Over the years I’ve heard from many people who were upset that Confederate monuments still had a place of honor on courthouse greens and college campuses. Honestly, I never thought I would see the day when the idea of removing any of them would be taken seriously.  Now that day has arrived, because of Charleston, and Ferguson, and other tragedies that have begun to force us, as a nation, to connect the dots.

A colleague in New Orleans who works with public sculpture and monuments asked me to share my thoughts about the current debate there over four Confederate monuments in the city.  She asked, “Do you think they should be moved?  Who do you think should decide?”  Here is my response, which I am posting essentially verbatim in the hope that it might prove useful or thought-provoking to others who are struggling with the same or similar issues:

There are certainly many precedents for moving or destroying monuments, nationally and internationally.  Revolutionaries destroyed the equestrian monument of George III in 1776 in New York; a few fragments still exist.  The U.S. army destroyed the statue of Saddam Hussein in Baghdad, cheered on by most Americans.  Many of the same arguments used to defend Confederate monuments (“it’s our history”) would apply equally to Saddam in Iraq or George III in New York. Post-Soviet countries have done many different things to statues of Lenin, including moving them to statue parks or graveyards.  These are all examples of regime change where the usual arguments for preservation are suddenly thrown out the window.

Sometimes monuments are moved just because they have gone out of fashion stylistically.  Greenough’s statue of Washington in the national capital is a good example.  It stood outside the Capitol building on axis with the entrance for almost 70 years before being moved inside to the Smithsonian, not because of any problem with George Washington but because the statue had long been a laughing stock.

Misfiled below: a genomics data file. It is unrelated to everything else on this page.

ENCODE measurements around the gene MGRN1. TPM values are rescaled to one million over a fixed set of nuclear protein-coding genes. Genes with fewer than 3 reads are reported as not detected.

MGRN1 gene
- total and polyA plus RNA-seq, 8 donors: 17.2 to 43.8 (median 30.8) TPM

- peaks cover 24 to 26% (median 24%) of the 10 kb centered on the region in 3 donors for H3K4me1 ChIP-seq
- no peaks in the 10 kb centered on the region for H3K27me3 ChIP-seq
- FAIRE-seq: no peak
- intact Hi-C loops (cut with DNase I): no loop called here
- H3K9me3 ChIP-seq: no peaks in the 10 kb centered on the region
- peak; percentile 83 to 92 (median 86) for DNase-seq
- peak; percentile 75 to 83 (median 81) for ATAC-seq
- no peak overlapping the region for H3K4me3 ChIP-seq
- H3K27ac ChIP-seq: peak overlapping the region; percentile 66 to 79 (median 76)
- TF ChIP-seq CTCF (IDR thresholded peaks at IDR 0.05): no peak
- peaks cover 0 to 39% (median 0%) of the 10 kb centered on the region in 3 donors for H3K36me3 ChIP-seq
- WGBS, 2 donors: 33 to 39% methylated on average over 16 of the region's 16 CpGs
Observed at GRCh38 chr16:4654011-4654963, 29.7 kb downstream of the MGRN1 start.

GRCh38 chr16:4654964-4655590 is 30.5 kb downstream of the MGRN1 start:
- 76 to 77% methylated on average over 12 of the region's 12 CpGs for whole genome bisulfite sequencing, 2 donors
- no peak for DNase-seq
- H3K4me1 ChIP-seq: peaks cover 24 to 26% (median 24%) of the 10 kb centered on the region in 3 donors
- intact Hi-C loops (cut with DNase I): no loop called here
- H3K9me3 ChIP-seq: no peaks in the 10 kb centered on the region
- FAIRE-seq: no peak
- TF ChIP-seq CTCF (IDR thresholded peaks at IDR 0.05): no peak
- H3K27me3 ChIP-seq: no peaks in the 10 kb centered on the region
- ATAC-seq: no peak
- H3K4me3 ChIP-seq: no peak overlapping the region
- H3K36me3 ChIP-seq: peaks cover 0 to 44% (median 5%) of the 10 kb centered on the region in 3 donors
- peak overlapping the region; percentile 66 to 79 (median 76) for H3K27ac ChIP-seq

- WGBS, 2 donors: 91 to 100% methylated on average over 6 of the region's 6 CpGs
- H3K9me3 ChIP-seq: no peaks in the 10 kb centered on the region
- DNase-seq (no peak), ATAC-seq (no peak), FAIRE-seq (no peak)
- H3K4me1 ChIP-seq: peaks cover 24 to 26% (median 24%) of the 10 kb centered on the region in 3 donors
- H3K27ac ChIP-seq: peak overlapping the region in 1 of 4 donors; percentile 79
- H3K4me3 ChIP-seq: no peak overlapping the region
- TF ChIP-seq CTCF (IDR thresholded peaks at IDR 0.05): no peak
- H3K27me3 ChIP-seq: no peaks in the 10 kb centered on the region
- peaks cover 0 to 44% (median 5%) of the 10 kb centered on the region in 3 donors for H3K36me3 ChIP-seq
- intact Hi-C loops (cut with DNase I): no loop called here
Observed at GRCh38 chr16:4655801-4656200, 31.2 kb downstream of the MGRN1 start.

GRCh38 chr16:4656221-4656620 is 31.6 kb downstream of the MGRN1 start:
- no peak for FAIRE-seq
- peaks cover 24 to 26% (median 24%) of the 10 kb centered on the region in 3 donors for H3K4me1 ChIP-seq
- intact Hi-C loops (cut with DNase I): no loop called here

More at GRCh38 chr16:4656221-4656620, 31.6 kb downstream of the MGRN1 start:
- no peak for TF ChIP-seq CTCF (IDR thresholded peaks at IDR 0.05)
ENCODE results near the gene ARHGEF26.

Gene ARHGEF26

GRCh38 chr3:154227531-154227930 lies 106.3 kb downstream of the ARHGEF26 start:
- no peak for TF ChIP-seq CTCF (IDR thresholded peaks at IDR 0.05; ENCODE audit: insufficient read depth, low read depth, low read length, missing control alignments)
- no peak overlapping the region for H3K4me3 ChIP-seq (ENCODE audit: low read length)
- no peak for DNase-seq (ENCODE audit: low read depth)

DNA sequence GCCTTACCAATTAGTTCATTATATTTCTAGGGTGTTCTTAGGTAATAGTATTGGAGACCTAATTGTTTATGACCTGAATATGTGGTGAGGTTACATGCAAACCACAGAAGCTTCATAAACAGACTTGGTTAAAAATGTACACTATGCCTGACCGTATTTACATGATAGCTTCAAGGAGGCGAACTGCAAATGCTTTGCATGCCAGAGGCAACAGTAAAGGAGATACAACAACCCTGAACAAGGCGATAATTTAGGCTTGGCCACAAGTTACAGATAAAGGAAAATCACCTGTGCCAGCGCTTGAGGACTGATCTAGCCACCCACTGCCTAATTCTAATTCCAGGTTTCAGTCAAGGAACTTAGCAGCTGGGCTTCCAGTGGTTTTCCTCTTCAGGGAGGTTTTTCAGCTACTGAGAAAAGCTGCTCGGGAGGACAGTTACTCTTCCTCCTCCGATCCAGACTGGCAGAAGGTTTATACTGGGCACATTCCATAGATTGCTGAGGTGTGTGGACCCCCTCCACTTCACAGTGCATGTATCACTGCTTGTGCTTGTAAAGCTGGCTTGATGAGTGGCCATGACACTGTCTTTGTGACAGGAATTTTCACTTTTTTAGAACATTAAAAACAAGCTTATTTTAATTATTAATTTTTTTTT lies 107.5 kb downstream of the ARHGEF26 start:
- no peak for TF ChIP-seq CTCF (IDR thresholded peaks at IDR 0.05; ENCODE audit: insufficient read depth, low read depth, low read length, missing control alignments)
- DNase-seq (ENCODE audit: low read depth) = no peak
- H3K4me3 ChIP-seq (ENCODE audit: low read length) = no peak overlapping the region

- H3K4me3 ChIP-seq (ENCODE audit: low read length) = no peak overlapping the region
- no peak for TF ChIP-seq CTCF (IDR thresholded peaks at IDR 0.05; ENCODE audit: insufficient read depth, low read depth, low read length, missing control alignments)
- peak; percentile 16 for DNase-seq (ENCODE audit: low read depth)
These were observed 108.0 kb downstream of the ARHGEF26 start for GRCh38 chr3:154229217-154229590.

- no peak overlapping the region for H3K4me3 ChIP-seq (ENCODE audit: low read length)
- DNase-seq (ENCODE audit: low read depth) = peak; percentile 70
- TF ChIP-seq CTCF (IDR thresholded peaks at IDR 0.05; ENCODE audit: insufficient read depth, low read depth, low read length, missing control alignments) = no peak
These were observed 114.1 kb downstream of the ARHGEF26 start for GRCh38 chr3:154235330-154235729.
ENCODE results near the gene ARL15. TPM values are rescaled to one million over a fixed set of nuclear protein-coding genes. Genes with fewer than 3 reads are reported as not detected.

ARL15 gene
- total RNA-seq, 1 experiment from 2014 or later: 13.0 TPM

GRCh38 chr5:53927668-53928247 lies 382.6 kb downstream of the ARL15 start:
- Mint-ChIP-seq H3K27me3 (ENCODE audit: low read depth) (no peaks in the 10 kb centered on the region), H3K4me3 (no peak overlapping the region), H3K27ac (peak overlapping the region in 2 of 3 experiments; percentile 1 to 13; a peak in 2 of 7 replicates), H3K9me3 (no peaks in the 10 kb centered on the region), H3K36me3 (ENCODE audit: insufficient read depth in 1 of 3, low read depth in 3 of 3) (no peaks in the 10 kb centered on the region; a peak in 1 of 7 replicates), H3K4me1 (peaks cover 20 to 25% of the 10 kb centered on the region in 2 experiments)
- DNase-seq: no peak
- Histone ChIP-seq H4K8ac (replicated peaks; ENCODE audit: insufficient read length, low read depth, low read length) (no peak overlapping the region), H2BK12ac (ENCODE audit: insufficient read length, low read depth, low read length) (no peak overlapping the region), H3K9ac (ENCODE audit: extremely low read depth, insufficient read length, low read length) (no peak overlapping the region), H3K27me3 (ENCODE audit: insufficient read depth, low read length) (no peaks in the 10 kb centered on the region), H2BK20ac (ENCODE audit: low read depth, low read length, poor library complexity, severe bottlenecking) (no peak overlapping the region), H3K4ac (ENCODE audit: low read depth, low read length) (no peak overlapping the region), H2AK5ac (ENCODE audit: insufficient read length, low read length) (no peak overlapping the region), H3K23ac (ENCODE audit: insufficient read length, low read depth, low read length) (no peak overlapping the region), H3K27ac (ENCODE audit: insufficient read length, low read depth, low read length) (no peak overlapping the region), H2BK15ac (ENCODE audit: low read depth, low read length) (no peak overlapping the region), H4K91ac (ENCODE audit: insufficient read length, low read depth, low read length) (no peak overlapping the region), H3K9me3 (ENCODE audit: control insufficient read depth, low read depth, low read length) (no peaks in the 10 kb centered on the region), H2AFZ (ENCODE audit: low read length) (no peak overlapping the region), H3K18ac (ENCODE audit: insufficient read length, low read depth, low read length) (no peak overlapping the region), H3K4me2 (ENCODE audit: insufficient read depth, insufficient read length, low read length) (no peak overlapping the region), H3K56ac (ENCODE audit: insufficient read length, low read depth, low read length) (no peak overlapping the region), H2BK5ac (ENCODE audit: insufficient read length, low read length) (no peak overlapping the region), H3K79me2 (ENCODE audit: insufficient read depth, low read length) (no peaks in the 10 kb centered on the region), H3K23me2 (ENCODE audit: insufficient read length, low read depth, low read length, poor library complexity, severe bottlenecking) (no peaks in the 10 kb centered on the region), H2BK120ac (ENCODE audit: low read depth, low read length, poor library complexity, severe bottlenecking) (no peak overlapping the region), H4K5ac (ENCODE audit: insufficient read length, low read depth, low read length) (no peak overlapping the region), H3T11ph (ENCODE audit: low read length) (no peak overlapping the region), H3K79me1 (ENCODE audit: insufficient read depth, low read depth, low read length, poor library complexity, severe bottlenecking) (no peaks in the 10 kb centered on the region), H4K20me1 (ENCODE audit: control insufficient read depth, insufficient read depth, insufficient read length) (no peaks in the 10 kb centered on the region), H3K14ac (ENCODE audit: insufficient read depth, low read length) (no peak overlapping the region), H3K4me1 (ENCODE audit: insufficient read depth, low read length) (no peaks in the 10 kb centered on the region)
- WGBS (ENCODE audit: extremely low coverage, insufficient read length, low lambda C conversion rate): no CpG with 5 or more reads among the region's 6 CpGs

Some more direct precedents for the current discussion would be the two sculptural groups that framed the entrance to the Capitol building, both with demeaning representations of Indians, which were removed to storage in 1958 and have not been seen since.  Then there is Louisiana’s own “Good Darky,” which was erected in Natchitoches in the 1920s, removed in the late 1960s, and then resurrected on the grounds of the Rural Life Museum in Baton Rouge.

In general I lean toward preservation and reinterpretation, but I don’t feel dogmatic about it.  The Good Darky had to go for sure, and the Capitol groups as well. Probably Saddam too for that matter, though the way it was orchestrated top-down by the U.S. still offends me.

I don’t have a lot of sympathy for Confederate monuments, especially since the arguments to spare them almost always minimize in some way the enormity of the crime of slavery, and the lingering impacts of white supremacy on black lives.  If we could use these monuments to confront the issue of white supremacy head on, unflinchingly, then I would be in favor of keeping them for that purpose.  The problem with simply taking them away and putting them in storage is that solution doesn’t answer the purpose either.  However, at the very least, removing them sends a message that they are no longer honored, that their defense of the crime of slavery will no longer be misrepresented as valor.

Thinking about Lee Circle specifically, I might consider a compromise where his statue is removed and put in a museum (who really sees it all the way up there anyway?) but the empty column remains as a reminder, and as a focal point for creative temporary installations, dialogues, and reinterpretations.  I would get art schools and local museums and an array of community organizations involved to program the site. It might be redubbed “First Amendment Circle.”  But all that would take money and/or passion and a lot of thought and planning, which doesn’t usually happen in these cases because people are scared of possible conflict, or just unwilling to do the work.

The “who should decide” question is a tough one, because for me the who question can’t be separated from the how question, how should we decide?  The process of going to a city council is certainly democratic but also polarizing, not conducive to true listening and dialogue.  I’d much prefer setting in motion a bottom-up process of discussion, and seeing where it leads.  Ultimately this kind of discussion, if it had legs, would create the energy and thought necessary to do genuine reinterpretation, counter-installations, and other ongoing programming — to make the site meaningful once again, but in a radically new way.